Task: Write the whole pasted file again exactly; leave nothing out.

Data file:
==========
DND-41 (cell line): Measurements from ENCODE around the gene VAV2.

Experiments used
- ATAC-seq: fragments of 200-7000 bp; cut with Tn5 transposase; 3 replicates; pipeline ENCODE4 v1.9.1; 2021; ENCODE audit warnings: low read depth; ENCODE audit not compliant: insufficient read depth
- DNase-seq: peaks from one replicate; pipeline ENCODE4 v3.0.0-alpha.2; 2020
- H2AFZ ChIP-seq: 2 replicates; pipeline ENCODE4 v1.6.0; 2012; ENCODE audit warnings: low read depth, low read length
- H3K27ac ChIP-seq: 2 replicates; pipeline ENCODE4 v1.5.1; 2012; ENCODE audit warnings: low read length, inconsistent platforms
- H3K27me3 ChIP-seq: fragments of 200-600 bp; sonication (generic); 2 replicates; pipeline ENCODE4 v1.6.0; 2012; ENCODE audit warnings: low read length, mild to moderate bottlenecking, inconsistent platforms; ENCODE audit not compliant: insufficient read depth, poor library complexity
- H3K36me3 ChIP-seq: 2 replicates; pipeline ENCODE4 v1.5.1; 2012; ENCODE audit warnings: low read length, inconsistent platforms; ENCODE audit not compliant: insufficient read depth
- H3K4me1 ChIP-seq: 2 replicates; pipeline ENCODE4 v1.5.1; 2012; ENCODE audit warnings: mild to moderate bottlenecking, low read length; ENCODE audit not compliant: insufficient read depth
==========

DND-41 (cell line): Measurements from ENCODE around the gene VAV2.

Experiments used
- ATAC-seq: fragments of 200-7000 bp; cut with Tn5 transposase; 3 replicates; pipeline ENCODE4 v1.9.1; 2021; ENCODE audit warnings: low read depth; ENCODE audit not compliant: insufficient read depth
- DNase-seq: peaks from one replicate; pipeline ENCODE4 v3.0.0-alpha.2; 2020
- H2AFZ ChIP-seq: 2 replicates; pipeline ENCODE4 v1.6.0; 2012; ENCODE audit warnings: low read depth, low read length
- H3K27ac ChIP-seq: 2 replicates; pipeline ENCODE4 v1.5.1; 2012; ENCODE audit warnings: low read length, inconsistent platforms
- H3K27me3 ChIP-seq: fragments of 200-600 bp; sonication (generic); 2 replicates; pipeline ENCODE4 v1.6.0; 2012; ENCODE audit warnings: low read length, mild to moderate bottlenecking, inconsistent platforms; ENCODE audit not compliant: insufficient read depth, poor library complexity
- H3K36me3 ChIP-seq: 2 replicates; pipeline ENCODE4 v1.5.1; 2012; ENCODE audit warnings: low read length, inconsistent platforms; ENCODE audit not compliant: insufficient read depth
- H3K4me1 ChIP-seq: 2 replicates; pipeline ENCODE4 v1.5.1; 2012; ENCODE audit warnings: mild to moderate bottlenecking, low read length; ENCODE audit not compliant: insufficient read depth